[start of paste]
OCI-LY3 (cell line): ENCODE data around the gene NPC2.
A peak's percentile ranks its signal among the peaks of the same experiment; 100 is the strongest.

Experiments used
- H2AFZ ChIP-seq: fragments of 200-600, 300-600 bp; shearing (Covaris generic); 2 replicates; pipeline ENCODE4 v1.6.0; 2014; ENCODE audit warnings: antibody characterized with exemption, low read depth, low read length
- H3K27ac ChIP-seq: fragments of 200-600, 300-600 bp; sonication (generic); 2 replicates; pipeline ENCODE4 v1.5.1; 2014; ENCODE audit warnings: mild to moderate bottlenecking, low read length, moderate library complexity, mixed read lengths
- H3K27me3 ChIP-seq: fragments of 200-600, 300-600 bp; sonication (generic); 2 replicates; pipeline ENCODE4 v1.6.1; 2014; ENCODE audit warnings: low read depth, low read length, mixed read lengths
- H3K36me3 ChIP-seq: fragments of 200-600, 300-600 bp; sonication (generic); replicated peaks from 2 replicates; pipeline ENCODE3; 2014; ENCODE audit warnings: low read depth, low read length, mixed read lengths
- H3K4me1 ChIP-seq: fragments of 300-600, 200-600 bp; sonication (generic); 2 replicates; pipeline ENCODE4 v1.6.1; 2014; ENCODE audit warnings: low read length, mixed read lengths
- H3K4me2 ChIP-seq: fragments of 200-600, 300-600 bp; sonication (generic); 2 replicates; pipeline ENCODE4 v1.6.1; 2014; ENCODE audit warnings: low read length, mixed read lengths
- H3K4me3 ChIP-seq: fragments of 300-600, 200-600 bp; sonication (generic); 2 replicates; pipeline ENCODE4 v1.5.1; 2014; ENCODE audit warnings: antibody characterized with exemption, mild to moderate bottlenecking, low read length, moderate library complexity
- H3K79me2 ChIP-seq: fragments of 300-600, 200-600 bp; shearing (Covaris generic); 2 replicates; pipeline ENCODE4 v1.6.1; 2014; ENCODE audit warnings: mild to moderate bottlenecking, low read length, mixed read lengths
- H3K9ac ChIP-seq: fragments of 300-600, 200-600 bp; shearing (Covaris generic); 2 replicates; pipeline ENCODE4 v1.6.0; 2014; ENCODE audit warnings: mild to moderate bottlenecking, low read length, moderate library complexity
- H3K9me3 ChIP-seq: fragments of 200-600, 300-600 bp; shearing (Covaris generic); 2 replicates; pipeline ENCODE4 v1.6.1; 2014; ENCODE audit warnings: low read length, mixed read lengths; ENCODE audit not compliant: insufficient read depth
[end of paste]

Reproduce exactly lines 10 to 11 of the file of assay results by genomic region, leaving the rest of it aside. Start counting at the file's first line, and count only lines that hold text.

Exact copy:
- H3K4me3 ChIP-seq: fragments of 300-600, 200-600 bp; sonication (generic); 2 replicates; pipeline ENCODE4 v1.5.1; 2014; ENCODE audit warnings: antibody characterized with exemption, mild to moderate bottlenecking, low read length, moderate library complexity
- H3K79me2 ChIP-seq: fragments of 300-600, 200-600 bp; shearing (Covaris generic); 2 replicates; pipeline ENCODE4 v1.6.1; 2014; ENCODE audit warnings: mild to moderate bottlenecking, low read length, mixed read lengths